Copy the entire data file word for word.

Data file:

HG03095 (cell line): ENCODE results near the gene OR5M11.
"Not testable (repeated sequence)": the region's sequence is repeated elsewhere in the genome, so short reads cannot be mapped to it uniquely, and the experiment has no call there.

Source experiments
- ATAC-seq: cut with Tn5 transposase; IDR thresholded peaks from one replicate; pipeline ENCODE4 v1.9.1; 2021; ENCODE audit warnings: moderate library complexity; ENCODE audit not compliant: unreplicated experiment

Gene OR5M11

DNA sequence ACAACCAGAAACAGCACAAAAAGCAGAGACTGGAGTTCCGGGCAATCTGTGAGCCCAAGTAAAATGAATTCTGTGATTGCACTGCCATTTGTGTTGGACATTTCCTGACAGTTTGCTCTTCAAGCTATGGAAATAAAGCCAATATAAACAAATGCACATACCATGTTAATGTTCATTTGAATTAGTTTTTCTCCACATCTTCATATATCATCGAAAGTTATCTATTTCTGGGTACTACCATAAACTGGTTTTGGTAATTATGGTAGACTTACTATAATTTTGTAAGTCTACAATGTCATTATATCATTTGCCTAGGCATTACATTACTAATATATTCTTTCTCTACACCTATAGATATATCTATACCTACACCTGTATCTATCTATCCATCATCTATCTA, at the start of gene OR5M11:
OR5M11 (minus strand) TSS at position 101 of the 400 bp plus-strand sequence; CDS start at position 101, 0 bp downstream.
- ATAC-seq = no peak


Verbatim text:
HG03095 (cell line): ENCODE results near the gene OR5M11.
"Not testable (repeated sequence)": the region's sequence is repeated elsewhere in the genome, so short reads cannot be mapped to it uniquely, and the experiment has no call there.

Source experiments
- ATAC-seq: cut with Tn5 transposase; IDR thresholded peaks from one replicate; pipeline ENCODE4 v1.9.1; 2021; ENCODE audit warnings: moderate library complexity; ENCODE audit not compliant: unreplicated experiment

Gene OR5M11

DNA sequence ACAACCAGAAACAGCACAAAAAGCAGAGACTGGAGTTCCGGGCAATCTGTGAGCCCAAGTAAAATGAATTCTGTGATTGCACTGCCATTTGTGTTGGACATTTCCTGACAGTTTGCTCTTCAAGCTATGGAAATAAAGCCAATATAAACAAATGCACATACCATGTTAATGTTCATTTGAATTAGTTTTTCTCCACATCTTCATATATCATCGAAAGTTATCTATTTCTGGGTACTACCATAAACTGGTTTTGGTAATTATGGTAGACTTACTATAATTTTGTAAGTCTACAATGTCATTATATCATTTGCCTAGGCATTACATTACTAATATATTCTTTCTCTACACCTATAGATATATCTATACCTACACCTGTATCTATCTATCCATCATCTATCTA, at the start of gene OR5M11:
OR5M11 (minus strand) TSS at position 101 of the 400 bp plus-strand sequence; CDS start at position 101, 0 bp downstream.
- ATAC-seq = no peak